In other words, the styles applied through this methodology will be effective on every single page of your website. All you need to do is to add few <meta> tags to the <head> section of your website.

Here are the <meta> tags one can use for simple customizations.


<meta name="twitter:widgets:theme" content="dark">
<meta name="twitter:widgets:link-color" content="#555fff">
<meta name="twitter:widgets:border-color" content="#22eeff">

The first tag allows you to use a light or a dark theme. Depending on your website's theme, you can choose your preferred theme. The light one is the default theme.

The second meta tag can be used to customize the hyperlink color within the embedded tweet. Use the content="" attribute of the second meta tag to supply the hexadecimal code of the desired color.

The last one is quite similar to the second one when it comes to providing the custom color value. But, this one, changes the border color of the embedded tweet. Feel free to use a color picker application for generating hex values of your desired colors.

Embedded Tweet Customization Through CSS

Now comes the real part you've been waiting for—so far! When it comes to applying custom CSS to the embedded tweets, things are not as easy as it may seem.

You cannot simply drop the required CSS into the <head> tag (inline or external stylesheet) to get things done. It'll have no effect on the embedded tweet.

Read Also:
Best Ways to Add Custom CSS to a WordPress Website


What we need is a combination of custom JavaScript and CSS. The right code placed at the right place will do the magic. And, here's a sample customized embedded tweet compared with the original one.

Customized embedded tweets
Without wasting any time, let's go for customization of the embedded tweets. Make sure you test these customizations on a demo site before transferring the code to the live website.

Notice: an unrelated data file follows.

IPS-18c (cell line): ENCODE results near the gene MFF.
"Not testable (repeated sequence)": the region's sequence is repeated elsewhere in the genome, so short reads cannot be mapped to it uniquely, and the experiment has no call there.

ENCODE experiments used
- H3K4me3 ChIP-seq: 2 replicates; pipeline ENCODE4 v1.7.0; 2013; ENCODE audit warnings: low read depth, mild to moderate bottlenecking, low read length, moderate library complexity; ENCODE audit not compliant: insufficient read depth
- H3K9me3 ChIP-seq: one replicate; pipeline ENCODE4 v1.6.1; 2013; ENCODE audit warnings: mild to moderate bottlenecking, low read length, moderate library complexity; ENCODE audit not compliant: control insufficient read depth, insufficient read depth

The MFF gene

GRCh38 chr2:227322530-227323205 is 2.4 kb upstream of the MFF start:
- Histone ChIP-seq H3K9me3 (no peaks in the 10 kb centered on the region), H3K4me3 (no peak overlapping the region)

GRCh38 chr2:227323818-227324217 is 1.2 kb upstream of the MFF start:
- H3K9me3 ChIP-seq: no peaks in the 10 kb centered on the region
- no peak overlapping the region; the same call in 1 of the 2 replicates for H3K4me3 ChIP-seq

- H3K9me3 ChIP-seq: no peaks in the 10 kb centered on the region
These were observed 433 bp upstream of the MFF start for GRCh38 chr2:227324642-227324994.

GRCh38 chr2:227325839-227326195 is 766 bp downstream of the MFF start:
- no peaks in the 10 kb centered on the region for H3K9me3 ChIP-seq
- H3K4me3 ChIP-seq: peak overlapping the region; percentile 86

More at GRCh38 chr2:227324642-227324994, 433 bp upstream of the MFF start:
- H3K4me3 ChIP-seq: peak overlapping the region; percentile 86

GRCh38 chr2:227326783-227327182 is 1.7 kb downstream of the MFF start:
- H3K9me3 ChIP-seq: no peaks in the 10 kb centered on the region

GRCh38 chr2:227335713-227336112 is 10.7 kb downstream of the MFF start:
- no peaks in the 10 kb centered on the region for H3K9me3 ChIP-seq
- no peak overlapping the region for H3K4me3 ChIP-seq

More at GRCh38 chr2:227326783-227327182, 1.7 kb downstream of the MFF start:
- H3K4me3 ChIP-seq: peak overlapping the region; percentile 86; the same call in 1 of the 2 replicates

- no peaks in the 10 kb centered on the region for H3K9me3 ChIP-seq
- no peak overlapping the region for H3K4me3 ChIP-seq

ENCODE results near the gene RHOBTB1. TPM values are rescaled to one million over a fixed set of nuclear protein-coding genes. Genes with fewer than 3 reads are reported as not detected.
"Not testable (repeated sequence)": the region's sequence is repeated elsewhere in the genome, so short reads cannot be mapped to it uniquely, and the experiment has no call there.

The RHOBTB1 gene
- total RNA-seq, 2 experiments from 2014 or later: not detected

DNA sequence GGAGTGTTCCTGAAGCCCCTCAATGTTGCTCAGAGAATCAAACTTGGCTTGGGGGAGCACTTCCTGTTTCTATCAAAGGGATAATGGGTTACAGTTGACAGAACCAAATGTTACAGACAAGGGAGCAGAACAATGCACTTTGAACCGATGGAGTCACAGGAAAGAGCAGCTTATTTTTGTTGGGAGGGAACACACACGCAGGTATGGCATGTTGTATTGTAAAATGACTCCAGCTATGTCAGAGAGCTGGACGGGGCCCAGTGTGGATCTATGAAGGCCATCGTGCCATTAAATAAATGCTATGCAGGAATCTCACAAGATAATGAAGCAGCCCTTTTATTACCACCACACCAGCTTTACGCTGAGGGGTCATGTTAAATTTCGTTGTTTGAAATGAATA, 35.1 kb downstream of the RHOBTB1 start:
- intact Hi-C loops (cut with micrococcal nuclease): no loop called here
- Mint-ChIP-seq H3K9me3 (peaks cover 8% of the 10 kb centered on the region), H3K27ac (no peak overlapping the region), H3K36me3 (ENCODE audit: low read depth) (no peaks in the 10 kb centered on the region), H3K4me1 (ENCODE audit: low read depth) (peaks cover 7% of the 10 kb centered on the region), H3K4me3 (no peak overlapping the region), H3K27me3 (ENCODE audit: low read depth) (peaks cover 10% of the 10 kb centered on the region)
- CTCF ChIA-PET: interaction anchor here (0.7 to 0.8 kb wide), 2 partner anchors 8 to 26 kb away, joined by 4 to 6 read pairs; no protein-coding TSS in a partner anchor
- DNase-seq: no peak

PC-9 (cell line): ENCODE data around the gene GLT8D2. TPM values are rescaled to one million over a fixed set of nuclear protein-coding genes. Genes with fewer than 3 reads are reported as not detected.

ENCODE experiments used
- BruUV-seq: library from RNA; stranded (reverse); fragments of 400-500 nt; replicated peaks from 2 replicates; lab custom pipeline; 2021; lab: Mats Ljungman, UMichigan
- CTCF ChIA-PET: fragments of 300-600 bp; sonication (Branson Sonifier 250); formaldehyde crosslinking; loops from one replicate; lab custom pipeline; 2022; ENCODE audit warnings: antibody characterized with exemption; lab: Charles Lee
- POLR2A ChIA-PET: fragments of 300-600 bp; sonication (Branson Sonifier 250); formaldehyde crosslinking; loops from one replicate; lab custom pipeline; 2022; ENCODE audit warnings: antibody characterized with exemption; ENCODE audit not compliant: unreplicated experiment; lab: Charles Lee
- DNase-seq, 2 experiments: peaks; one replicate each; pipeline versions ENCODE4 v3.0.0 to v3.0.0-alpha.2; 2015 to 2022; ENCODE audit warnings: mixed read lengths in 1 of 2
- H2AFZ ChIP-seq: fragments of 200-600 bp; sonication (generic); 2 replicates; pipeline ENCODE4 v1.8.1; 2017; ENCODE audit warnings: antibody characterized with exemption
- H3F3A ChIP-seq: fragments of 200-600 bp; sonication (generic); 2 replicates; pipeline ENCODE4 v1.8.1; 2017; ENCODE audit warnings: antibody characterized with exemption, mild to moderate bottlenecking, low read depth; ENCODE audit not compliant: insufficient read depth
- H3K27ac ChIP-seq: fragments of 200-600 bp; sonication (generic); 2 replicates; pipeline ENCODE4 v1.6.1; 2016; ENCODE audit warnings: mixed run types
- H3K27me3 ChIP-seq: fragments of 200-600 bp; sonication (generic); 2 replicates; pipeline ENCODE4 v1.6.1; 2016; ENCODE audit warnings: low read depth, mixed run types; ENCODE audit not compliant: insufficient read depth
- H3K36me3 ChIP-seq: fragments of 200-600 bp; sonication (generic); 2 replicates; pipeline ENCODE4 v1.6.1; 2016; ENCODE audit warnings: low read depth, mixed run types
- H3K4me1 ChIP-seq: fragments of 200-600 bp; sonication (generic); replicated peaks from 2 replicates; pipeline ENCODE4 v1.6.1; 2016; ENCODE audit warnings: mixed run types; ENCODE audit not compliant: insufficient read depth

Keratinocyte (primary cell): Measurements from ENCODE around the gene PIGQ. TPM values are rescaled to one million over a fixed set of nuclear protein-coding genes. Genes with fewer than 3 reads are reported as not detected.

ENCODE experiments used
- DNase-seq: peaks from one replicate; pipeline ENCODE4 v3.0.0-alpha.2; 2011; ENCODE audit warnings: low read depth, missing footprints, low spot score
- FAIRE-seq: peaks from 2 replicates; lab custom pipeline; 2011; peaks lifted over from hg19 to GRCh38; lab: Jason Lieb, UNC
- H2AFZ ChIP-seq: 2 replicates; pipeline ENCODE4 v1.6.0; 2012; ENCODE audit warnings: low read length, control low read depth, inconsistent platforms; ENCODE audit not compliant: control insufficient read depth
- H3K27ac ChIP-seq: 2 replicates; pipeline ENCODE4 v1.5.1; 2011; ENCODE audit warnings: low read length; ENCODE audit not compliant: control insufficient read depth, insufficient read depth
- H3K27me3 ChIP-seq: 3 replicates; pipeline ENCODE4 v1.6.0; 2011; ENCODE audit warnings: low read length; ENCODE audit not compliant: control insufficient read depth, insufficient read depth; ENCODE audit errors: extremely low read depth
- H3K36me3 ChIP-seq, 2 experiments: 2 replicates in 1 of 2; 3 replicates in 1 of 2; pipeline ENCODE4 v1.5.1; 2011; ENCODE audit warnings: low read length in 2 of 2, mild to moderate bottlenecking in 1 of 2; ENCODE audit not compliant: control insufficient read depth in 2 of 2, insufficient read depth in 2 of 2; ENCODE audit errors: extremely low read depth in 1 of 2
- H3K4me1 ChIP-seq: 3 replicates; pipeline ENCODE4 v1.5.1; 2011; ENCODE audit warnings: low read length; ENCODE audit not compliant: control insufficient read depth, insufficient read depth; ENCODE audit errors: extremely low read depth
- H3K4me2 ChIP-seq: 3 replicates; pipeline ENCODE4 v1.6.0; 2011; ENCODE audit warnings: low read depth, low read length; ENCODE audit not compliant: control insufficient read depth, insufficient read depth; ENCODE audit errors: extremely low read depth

The CSS rules applied on a tweet entirely depend on your customization needs. The style of the sample customized tweet shown above is just for the demo purpose.


Let's start the customization process!

Problem #1: Whenever we embed a tweet in a web page, it is rendered in two different ways in the web browsers. In Firefox and Edge, the tweet is rendered through a <iframe> tag and in the browsers powered by a WebKit rendering engine viz., Chrome, Opera, and Safari, the tweet is rendered through a custom <twitterwidget> tag that uses Shadow DOM.

In simple words, the tweet is embedded in such a way that prevents the direct application of the CSS rules. So, our JavaScript code, first detects the type of browser (WebKit or non-WebKit), and then uses the relevant tweet customization code applicable to that web browser.

Problem #2: Now, there can be 3 different situations when it comes to the application of tweet customization code. These three scenarios are as follows.
  • There's NO embedded tweet on the web page.
  • There's one and only one embedded tweet on the web page.
  • There're more than one embedded tweets on the web page. Yes, here we need to explicitly apply CSS rules to each of the tweet.
Our tweet customization code needs to keep a check on these conditions (on page load) and should behave accordingly. So, here's the much-awaited code. We need to add it just before the closing </body> tag on the web page.


<script>
/*<![CDATA[*/
function customizeTweet() {

    if (document.getElementById("twitter-widget-0")) {

        var maxTweets = 10;

        for (i = 0; i < maxTweets; i++) {

            if (document.getElementById("twitter-widget-" + i)) {
                var isChromium = window.chrome;
                var winNav = window.navigator;
                var vendorName = winNav.vendor;
                var isOpera = typeof window.opr !== "undefined";
                var isIEedge = winNav.userAgent.indexOf("Edge") > -1;
                var isIOSChrome = winNav.userAgent.match("CriOS");
                var isSafari6Plus = !!navigator.userAgent.match(/safari/i) && !navigator.userAgent.match(/chrome/i) && typeof document.body.style.webkitFilter !== "undefined";